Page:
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Pertussis Case Increase Attributed to Need For Adult Booster Shots

February 21, 2011
By SHELLEY HANSON

WHEELING - The need for adult booster shots and a decline in childhood vaccination rates are two reasons why some diseases appear to be making a comeback, said Dr. William Mercer.

Mercer, Wheeling-Ohio County health officer, said not all childhood vaccines last a lifetime, resulting in adults needing a booster shot to strengthen their immunity to a particular disease. This may be why a number of pertussis cases have cropped up across the country, especially in California where in 2010 about 8,000 cases occurred and 10 infants died from the disease.

Last year, Ohio County had three cases of pertussis, also known as whooping cough, in children.

"We have a lot of cases in adults and they're the ones who pass it on but they don't get very sick," Mercer said. "It's the kids who get really sick, it's the infants."

Babies get vaccinated against pertussis in a series of shots. If they are exposed to the disease before becoming fully vaccinated, they can become sick.

"What we try to push is that adults get revaccinated with pertussis, especially if you have kids or are around kids," he said. "It's included in a regular tetanus. Everyone should get a tetanus shot every 10 years."

Fact Box

Why are diseases once believed eradicated making an appearance again? Is this something that will be more prevalent in the future?

While diseases such as tuberculosis were eradicated in the United States and Europe, in other Third-World countries the diseases never left. Health officials believe patients not taking their medicines and the indiscriminate use of antibiotics has led to diseases becoming more drug resistant.

The Adacel vaccine includes tetanus, pertussis and diptheria, Mercer noted.

"If you have a cough for more than two weeks, there's a 20 percent chance it's pertussis," he said.

Tuberculosis is another disease that appears to be making a comeback.

Mercer said while TB is under control in the United States, it has continued to flourish in Third World countries.

"A third of the (world's) population is infected with TB. People don't realize that," Mercer said, noting there are folks carrying the disease who don't know it because they are asymptomatic.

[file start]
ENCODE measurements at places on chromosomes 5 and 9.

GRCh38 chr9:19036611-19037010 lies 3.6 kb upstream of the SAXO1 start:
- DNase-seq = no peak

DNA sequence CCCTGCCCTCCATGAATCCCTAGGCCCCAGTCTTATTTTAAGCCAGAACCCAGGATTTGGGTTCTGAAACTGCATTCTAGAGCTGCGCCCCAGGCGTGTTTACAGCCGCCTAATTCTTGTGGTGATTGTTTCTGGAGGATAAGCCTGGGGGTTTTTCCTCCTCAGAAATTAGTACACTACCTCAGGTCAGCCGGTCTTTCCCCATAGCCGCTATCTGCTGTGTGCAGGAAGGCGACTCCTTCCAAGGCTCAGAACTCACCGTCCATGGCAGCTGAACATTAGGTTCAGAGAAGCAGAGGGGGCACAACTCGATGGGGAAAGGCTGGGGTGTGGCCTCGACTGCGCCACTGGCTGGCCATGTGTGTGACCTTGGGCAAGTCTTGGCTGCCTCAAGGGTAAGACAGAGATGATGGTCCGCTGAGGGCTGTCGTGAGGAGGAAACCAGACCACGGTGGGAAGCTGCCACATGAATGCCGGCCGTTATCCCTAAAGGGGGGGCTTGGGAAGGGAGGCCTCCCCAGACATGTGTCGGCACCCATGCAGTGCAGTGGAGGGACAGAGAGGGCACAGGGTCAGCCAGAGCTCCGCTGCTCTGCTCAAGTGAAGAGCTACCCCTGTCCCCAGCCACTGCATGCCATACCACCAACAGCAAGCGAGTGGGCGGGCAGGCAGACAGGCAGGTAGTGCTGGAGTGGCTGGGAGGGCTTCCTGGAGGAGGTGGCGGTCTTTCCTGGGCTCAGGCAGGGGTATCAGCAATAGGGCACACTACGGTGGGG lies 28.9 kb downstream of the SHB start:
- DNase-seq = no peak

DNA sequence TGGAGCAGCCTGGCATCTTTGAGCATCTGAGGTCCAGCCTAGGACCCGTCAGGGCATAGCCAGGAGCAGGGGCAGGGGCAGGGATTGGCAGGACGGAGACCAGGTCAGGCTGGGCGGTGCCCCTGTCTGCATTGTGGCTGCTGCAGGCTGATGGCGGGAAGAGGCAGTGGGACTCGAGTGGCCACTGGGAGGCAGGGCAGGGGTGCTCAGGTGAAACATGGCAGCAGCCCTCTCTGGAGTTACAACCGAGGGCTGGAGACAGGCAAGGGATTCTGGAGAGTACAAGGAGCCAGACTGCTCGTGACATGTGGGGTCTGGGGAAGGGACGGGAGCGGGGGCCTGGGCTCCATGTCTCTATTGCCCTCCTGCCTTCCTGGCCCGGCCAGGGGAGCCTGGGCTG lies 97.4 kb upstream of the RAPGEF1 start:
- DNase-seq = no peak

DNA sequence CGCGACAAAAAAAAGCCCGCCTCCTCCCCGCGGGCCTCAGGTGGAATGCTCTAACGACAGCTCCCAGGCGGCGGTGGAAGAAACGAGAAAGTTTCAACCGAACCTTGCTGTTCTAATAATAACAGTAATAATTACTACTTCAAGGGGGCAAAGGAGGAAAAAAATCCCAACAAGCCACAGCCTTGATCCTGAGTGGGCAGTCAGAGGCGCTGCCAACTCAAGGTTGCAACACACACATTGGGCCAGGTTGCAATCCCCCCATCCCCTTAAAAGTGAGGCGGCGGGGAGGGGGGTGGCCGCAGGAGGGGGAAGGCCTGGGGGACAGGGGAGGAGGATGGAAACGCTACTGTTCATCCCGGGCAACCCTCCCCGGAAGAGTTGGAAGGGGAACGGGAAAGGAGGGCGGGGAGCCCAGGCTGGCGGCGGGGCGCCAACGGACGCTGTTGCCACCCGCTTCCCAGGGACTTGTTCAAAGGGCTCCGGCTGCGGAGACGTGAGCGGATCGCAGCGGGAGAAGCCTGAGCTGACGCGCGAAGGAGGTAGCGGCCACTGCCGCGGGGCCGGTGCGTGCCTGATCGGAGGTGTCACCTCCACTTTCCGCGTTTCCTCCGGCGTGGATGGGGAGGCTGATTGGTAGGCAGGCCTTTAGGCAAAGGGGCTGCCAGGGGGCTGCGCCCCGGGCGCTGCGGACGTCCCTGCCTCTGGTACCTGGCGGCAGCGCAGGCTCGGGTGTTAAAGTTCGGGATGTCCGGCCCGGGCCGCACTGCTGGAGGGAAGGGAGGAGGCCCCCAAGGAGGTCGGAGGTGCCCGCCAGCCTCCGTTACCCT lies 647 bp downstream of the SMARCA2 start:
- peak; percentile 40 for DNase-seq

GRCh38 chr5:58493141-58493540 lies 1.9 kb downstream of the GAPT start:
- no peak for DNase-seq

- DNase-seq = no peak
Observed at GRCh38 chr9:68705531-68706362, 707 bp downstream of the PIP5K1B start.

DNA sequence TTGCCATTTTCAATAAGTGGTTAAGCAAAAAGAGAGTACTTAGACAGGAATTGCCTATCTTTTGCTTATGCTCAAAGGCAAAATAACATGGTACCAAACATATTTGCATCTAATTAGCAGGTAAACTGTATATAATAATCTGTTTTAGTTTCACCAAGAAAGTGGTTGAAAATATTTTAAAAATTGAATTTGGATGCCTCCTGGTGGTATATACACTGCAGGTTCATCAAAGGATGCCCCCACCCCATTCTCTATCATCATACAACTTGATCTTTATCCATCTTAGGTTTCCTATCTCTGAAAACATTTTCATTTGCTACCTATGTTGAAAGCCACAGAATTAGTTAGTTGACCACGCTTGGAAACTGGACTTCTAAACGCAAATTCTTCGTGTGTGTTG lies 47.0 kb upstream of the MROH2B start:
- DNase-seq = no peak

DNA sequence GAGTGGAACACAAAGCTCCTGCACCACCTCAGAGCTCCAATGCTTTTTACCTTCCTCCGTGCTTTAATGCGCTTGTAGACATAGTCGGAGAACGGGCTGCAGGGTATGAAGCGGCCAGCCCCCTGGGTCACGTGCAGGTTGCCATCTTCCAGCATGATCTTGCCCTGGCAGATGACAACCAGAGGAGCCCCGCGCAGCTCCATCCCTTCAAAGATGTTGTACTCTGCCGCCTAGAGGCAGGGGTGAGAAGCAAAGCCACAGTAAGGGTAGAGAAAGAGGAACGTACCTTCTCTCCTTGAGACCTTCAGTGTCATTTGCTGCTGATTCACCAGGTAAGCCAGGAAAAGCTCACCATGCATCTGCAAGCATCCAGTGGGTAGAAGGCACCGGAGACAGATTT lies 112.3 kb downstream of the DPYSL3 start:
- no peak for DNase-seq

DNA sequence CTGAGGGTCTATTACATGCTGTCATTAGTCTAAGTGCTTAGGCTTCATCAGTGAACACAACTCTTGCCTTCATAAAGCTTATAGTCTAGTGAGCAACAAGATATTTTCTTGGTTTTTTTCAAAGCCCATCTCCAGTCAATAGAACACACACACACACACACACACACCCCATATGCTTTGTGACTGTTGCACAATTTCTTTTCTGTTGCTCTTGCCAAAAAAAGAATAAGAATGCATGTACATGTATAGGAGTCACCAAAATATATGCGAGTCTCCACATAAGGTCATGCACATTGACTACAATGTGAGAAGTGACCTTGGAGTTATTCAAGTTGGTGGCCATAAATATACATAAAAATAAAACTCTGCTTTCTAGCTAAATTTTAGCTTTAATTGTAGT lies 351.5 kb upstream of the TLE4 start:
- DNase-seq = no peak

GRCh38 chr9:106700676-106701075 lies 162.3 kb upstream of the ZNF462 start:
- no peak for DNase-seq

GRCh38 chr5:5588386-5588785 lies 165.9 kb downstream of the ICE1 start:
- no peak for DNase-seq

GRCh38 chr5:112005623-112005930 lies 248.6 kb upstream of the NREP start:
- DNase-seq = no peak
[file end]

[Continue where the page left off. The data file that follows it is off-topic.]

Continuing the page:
"Luckily it's low here in the United States, but in the Third World countries TB is a problem," Mercer said, noting poorer countries often do not have the means to treat their population infected with such a disease.

Mercer said a simple skin test can be used to detect whether someone is carrying TB, which is caused by the bacterium called Mycobacterium tuberculosis. He noted physicians are beginning to see some drug resistance to TB, which is a "very contagious disease."

This has occurred, he said, as a result of people infected with the disease not taking their medicine as directed.

"We still see it here," Mercer said of TB. "One of the things that has made a difference with TB is our (health department) staff makes sure (patients) take the medicine. They watch them swallow it. It's called direct observe therapy. It has made a difference."

The health department periodically holds TB diagnostic clinics. During the clinics, the TB clinic X-rays are used to evaluate whether the disease is active or latent. Clinicians are also there to diagnose and treat. And medications are available for TB cases and latent TB infection patients.

According to the Centers for Disease Control and Prevention, the general symptoms of active TB disease include: unexplained weight loss, loss of appetite, night sweats, fever, fatigue and chills. And the symptoms of TB of the lungs include coughing for three weeks or longer, hemoptysis (coughing up blood), and chest pain.

"TB is still a major player in the world," Mercer said.

Methicillin-resistant Staphylococcus aureus, also known as staph, also is making a resurgence because it is becoming resistant to antibiotics, he said.

"One of the problems we do see with infections is the indiscriminate use of antibiotics has caused some of these superbugs," Mercer said.

Physicians who willingly prescribe antibiotics when they are not called for is a contributing factor, he added. And, there are more antibiotics in the environment in general. For example, livestock are given antibiotics to keep them healthy. Trace amounts of antibiotics and other drugs also have been found in water.

Mercer noted the best way to keep diseases from resurging is for people to get vaccinated against them. There are several childhood vaccinations that youths must receive to stay healthy. Adults, however, should consult their doctor about receiving booster vaccinations, such as one for tetanus. There are also adult vaccines to ward off pneumonia and shingles.

According to the latest data, Mercer said, 26 percent of the deaths around the world in a given year are caused by infectious diseases.

In terms of childhood vaccines, West Virginia and Mississippi are the last two states that require children entering school to be vaccinated - and Mercer wants it to stay that way. Some parents are opting not to have their children vaccinated for religious reasons, while others believe vaccines are connected to autism - despite research stating otherwise, he noted.

 
 

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